Breath test for methylmalonic acidemia developed

May 8, 2021 0 By FM

Irini Manoli et al have developed a breath test that could evaluate how well patients with methylmalonic acidemia (MMA) respond to receiving liver or combined liver and kidney transplantation. MMA is usually caused by a deficiency of the enzyme methylmalonyl-CoA mutase (MMUT) which is essential in metabolism. MMUT protein help break down food. releasing a chemical by-product called propionate, which is followed by oxidation resulting in the release of carbon dioxide which is exhaled out. The team found that since MMUT protein is compromised in MMA patients, measuring the exhaled carbon dioxide could non-invasively help evaluate the efficiency of treatment in these patients. As carbon 12 is the commonly exhaled form of carbon and is also a by-product of several metabolic processes, the researchers gave patients a dose of less abundant carbon 13 through a food additive. The team noted that the breath samples of MMA patients with certain subtypes of the disorder had lower levels of carbon 13 than healthy volunteers. MMA patients with liver transplants had higher propionate oxidative capacity and hence higher levels of carbon 13, similar to the healthy participants. The results demonstrated that measuring propionate oxidative capacity with the new 13C-propionate breath test could predict disease severity and clinical outcomes.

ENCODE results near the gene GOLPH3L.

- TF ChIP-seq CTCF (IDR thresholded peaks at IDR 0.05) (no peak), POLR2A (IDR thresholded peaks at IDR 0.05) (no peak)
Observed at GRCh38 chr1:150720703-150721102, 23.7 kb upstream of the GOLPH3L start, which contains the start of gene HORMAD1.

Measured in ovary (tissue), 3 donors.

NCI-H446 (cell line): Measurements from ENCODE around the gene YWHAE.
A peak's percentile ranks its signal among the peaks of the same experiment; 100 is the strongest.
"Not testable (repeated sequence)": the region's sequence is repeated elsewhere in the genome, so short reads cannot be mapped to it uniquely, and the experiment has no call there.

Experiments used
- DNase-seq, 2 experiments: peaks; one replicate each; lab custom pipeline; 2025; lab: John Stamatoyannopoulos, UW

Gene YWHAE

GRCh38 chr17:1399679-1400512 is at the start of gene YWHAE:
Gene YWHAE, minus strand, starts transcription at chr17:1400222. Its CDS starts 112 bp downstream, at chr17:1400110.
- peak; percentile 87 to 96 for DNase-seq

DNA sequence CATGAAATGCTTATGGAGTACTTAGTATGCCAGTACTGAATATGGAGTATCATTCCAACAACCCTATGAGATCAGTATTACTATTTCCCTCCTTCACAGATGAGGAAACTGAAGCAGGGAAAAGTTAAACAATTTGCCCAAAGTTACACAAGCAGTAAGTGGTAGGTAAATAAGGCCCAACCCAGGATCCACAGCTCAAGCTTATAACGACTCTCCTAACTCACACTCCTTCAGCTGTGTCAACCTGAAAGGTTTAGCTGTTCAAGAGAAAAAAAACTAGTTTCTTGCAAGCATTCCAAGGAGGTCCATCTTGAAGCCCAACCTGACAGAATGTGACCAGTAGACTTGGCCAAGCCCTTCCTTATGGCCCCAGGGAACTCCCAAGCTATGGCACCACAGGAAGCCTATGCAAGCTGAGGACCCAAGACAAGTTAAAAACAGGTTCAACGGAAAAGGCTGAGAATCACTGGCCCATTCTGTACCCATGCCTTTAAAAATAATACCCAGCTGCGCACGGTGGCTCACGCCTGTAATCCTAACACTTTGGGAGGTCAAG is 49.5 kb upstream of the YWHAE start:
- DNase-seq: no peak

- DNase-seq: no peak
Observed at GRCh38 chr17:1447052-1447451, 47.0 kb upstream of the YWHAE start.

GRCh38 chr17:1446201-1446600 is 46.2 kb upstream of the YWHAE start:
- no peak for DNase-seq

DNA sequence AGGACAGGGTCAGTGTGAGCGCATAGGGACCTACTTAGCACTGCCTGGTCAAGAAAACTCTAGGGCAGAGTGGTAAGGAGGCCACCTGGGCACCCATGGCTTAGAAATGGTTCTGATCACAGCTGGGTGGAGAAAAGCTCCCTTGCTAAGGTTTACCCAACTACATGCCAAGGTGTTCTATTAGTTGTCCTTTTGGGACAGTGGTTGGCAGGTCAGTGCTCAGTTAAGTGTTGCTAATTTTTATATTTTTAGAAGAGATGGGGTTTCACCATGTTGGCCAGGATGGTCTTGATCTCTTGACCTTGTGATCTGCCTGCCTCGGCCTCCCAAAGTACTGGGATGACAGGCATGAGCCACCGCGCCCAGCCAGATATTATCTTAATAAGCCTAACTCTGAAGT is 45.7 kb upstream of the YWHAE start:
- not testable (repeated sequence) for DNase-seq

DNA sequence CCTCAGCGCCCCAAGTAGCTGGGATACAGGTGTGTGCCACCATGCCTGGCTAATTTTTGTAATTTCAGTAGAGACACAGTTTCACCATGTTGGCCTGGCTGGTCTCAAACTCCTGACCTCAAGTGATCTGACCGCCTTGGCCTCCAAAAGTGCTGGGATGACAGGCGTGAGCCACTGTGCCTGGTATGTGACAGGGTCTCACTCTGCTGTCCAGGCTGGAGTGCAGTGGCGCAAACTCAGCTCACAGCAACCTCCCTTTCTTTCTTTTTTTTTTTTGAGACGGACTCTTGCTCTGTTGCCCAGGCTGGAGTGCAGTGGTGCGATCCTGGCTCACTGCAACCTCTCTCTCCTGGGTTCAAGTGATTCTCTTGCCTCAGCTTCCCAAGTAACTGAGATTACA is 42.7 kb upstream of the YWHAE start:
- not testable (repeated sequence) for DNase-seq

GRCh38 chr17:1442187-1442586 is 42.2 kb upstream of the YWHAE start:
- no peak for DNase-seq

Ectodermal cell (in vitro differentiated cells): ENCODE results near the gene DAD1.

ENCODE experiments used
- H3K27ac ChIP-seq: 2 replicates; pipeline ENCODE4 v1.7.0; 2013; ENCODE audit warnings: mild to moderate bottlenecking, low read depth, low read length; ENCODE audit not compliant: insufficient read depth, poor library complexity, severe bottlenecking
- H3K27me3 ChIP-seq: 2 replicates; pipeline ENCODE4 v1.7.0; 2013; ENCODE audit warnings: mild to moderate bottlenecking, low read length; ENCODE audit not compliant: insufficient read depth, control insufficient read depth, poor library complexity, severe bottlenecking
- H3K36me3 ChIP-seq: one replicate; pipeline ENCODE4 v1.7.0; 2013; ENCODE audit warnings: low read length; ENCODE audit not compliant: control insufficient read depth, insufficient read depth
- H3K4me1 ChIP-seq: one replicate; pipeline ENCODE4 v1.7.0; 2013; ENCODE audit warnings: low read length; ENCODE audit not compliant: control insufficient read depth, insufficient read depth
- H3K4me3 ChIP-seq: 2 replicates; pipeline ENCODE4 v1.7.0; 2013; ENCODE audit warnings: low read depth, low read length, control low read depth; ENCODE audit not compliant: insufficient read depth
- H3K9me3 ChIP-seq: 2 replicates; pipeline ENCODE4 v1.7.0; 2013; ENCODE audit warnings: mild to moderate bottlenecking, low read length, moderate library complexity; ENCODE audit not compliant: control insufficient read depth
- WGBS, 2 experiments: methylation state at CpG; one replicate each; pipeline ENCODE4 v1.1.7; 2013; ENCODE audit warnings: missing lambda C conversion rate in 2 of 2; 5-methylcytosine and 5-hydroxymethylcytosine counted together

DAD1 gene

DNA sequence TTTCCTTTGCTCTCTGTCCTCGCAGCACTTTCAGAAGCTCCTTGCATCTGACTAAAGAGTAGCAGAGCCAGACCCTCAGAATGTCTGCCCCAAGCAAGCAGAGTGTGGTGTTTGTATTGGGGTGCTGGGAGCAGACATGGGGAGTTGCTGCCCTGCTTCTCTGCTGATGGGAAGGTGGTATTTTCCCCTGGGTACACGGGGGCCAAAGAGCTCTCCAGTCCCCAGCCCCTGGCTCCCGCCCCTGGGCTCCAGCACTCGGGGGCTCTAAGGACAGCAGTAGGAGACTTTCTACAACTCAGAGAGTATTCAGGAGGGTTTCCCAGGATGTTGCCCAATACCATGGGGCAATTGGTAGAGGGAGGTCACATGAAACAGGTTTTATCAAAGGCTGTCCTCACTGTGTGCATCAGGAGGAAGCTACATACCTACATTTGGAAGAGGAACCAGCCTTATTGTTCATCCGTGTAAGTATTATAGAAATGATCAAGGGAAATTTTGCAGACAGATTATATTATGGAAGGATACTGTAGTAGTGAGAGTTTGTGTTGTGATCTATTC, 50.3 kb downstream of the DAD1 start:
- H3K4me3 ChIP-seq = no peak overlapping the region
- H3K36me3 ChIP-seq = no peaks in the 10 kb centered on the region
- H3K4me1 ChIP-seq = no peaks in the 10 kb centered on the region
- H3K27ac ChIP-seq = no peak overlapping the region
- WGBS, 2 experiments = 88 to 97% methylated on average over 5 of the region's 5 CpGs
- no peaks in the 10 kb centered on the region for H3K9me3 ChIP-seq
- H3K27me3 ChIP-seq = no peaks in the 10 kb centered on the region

Source: Genetics in Medicine (2021) | 05 April 2021|